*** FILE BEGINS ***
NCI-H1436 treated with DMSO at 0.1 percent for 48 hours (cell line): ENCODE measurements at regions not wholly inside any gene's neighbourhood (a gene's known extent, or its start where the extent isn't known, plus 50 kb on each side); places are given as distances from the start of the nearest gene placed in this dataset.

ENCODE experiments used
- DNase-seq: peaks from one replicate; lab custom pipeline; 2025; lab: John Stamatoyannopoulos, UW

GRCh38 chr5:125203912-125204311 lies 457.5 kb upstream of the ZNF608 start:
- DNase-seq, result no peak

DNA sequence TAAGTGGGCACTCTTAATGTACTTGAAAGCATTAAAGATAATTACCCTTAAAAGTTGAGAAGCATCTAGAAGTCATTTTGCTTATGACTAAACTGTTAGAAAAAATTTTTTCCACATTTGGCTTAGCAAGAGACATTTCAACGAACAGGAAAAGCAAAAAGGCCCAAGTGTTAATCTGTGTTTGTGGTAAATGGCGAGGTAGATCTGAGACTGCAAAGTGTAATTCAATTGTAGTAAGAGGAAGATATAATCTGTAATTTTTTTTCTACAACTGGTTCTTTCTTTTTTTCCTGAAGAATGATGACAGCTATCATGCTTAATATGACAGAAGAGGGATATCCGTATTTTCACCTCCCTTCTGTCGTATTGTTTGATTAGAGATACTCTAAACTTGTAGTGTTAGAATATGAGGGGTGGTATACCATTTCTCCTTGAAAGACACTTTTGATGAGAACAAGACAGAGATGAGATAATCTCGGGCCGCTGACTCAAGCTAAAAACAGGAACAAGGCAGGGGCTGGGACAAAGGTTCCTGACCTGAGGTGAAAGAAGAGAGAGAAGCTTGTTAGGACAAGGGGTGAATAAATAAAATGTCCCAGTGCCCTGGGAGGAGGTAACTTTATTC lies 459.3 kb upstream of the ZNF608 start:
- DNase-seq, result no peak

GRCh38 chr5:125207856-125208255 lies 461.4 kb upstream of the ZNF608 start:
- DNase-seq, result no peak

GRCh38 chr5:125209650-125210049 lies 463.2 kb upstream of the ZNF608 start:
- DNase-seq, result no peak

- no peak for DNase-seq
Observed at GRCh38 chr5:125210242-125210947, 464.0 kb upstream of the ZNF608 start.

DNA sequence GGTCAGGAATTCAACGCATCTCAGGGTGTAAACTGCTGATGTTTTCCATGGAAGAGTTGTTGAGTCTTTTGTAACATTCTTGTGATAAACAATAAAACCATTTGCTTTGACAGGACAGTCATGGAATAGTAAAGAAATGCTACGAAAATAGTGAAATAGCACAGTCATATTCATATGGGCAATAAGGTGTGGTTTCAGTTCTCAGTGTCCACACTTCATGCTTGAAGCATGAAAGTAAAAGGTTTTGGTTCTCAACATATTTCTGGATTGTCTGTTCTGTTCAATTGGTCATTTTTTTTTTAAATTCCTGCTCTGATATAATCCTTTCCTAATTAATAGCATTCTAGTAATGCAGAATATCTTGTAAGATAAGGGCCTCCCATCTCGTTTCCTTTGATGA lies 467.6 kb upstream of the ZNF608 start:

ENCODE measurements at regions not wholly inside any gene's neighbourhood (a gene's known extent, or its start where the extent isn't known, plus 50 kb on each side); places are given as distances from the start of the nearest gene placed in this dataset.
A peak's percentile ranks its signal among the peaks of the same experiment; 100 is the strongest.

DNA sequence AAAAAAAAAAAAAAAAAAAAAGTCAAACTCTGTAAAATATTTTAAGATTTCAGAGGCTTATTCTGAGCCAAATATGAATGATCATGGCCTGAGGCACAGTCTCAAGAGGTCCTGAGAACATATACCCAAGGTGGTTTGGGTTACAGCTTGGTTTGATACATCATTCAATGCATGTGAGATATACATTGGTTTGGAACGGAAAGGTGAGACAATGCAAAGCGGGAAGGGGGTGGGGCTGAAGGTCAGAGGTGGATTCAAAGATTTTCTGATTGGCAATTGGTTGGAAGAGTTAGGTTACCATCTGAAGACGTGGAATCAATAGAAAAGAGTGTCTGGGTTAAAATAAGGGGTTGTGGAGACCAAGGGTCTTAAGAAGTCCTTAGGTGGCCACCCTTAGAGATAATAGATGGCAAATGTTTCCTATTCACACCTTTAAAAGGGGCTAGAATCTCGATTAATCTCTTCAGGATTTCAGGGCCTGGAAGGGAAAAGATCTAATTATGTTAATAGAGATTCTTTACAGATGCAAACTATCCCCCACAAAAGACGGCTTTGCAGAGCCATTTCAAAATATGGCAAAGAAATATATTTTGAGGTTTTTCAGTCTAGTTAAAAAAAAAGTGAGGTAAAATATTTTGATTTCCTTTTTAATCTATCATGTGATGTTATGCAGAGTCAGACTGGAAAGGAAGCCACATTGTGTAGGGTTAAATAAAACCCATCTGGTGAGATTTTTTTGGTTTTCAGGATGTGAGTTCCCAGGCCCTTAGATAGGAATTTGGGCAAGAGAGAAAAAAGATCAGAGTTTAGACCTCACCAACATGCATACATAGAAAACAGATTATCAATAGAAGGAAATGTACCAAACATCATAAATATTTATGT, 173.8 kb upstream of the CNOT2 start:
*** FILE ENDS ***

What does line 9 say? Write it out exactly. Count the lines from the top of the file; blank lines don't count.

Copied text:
- DNase-seq, result no peak